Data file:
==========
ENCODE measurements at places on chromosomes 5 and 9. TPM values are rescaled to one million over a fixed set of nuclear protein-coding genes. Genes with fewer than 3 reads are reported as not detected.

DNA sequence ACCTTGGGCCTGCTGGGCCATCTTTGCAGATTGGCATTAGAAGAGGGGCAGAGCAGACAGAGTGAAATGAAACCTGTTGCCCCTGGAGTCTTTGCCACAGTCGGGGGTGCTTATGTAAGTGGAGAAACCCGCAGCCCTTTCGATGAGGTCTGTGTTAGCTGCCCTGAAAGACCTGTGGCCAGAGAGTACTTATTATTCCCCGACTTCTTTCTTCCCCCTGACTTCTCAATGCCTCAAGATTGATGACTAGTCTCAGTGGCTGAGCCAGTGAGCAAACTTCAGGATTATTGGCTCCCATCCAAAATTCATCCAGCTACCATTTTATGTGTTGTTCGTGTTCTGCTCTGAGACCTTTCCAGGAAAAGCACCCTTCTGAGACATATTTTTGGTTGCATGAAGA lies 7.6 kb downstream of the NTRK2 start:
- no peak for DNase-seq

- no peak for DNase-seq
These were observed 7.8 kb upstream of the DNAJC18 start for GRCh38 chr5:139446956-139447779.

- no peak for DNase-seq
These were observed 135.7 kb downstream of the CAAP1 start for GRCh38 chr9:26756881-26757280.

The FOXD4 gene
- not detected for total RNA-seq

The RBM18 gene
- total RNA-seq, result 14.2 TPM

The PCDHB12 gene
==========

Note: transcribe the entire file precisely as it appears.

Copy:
ENCODE measurements at places on chromosomes 5 and 9. TPM values are rescaled to one million over a fixed set of nuclear protein-coding genes. Genes with fewer than 3 reads are reported as not detected.

DNA sequence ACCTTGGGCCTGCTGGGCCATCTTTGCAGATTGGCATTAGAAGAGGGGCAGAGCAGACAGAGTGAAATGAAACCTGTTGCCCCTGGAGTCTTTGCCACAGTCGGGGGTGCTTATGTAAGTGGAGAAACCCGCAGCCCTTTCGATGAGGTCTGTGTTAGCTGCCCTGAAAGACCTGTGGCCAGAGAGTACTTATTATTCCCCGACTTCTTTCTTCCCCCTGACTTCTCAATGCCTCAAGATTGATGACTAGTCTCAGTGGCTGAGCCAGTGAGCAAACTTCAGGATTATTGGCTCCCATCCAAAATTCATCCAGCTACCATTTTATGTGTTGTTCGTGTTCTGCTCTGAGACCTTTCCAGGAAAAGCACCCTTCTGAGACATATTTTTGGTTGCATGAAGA lies 7.6 kb downstream of the NTRK2 start:
- no peak for DNase-seq

- no peak for DNase-seq
These were observed 7.8 kb upstream of the DNAJC18 start for GRCh38 chr5:139446956-139447779.

- no peak for DNase-seq
These were observed 135.7 kb downstream of the CAAP1 start for GRCh38 chr9:26756881-26757280.

The FOXD4 gene
- not detected for total RNA-seq

The RBM18 gene
- total RNA-seq, result 14.2 TPM

The PCDHB12 gene